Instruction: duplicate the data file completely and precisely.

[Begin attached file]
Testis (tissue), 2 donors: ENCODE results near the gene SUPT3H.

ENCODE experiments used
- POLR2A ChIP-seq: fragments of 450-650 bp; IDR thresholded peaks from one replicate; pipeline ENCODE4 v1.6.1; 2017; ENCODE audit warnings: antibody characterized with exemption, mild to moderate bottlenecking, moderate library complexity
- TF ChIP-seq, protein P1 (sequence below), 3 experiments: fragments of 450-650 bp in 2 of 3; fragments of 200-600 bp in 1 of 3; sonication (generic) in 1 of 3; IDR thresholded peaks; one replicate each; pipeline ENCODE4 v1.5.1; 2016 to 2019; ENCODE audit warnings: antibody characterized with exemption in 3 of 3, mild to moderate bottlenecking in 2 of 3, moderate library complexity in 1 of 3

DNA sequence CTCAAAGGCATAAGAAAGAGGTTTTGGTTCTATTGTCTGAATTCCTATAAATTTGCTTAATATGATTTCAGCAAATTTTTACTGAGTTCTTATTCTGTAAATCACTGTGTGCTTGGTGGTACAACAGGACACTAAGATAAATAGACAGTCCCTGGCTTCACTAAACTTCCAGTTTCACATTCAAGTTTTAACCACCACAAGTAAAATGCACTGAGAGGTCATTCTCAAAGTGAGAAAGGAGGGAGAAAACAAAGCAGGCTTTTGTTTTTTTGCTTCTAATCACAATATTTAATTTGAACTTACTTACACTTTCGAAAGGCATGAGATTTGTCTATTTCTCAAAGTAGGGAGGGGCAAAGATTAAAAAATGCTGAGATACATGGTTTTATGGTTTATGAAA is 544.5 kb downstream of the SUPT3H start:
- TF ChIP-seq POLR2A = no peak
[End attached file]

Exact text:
Testis (tissue), 2 donors: ENCODE results near the gene SUPT3H.

ENCODE experiments used
- POLR2A ChIP-seq: fragments of 450-650 bp; IDR thresholded peaks from one replicate; pipeline ENCODE4 v1.6.1; 2017; ENCODE audit warnings: antibody characterized with exemption, mild to moderate bottlenecking, moderate library complexity
- TF ChIP-seq, protein P1 (sequence below), 3 experiments: fragments of 450-650 bp in 2 of 3; fragments of 200-600 bp in 1 of 3; sonication (generic) in 1 of 3; IDR thresholded peaks; one replicate each; pipeline ENCODE4 v1.5.1; 2016 to 2019; ENCODE audit warnings: antibody characterized with exemption in 3 of 3, mild to moderate bottlenecking in 2 of 3, moderate library complexity in 1 of 3

DNA sequence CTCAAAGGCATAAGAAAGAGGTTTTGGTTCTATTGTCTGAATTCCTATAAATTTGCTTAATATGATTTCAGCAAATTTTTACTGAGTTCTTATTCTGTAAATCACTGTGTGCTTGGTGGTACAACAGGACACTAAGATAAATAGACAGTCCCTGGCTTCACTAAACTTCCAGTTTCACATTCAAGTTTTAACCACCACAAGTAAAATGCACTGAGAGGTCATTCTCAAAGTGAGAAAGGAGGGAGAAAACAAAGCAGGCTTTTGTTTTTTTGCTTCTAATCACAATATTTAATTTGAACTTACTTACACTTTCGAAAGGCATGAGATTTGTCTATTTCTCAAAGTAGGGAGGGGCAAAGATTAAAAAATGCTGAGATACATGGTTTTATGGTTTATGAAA is 544.5 kb downstream of the SUPT3H start:
- TF ChIP-seq POLR2A = no peak